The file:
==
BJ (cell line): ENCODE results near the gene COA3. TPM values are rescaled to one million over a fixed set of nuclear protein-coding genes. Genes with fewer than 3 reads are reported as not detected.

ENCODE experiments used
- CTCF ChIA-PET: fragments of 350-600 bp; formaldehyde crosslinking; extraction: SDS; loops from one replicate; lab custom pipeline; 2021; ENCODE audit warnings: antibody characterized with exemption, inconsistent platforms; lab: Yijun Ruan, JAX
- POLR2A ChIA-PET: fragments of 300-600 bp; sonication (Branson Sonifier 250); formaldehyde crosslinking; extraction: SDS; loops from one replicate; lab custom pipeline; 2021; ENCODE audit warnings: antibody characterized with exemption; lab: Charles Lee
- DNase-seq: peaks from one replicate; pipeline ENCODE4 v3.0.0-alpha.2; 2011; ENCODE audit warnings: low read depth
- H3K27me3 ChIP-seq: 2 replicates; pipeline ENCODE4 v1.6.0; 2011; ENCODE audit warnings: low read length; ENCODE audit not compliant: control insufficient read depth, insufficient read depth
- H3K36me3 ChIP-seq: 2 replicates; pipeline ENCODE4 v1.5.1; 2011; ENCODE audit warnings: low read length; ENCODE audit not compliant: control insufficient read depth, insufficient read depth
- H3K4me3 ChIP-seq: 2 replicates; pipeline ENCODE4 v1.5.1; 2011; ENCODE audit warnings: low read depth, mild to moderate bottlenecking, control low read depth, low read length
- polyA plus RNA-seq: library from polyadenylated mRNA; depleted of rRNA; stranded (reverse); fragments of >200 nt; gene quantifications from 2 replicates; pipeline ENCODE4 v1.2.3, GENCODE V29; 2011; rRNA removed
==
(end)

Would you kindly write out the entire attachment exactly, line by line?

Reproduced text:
BJ (cell line): ENCODE results near the gene COA3. TPM values are rescaled to one million over a fixed set of nuclear protein-coding genes. Genes with fewer than 3 reads are reported as not detected.

ENCODE experiments used
- CTCF ChIA-PET: fragments of 350-600 bp; formaldehyde crosslinking; extraction: SDS; loops from one replicate; lab custom pipeline; 2021; ENCODE audit warnings: antibody characterized with exemption, inconsistent platforms; lab: Yijun Ruan, JAX
- POLR2A ChIA-PET: fragments of 300-600 bp; sonication (Branson Sonifier 250); formaldehyde crosslinking; extraction: SDS; loops from one replicate; lab custom pipeline; 2021; ENCODE audit warnings: antibody characterized with exemption; lab: Charles Lee
- DNase-seq: peaks from one replicate; pipeline ENCODE4 v3.0.0-alpha.2; 2011; ENCODE audit warnings: low read depth
- H3K27me3 ChIP-seq: 2 replicates; pipeline ENCODE4 v1.6.0; 2011; ENCODE audit warnings: low read length; ENCODE audit not compliant: control insufficient read depth, insufficient read depth
- H3K36me3 ChIP-seq: 2 replicates; pipeline ENCODE4 v1.5.1; 2011; ENCODE audit warnings: low read length; ENCODE audit not compliant: control insufficient read depth, insufficient read depth
- H3K4me3 ChIP-seq: 2 replicates; pipeline ENCODE4 v1.5.1; 2011; ENCODE audit warnings: low read depth, mild to moderate bottlenecking, control low read depth, low read length
- polyA plus RNA-seq: library from polyadenylated mRNA; depleted of rRNA; stranded (reverse); fragments of >200 nt; gene quantifications from 2 replicates; pipeline ENCODE4 v1.2.3, GENCODE V29; 2011; rRNA removed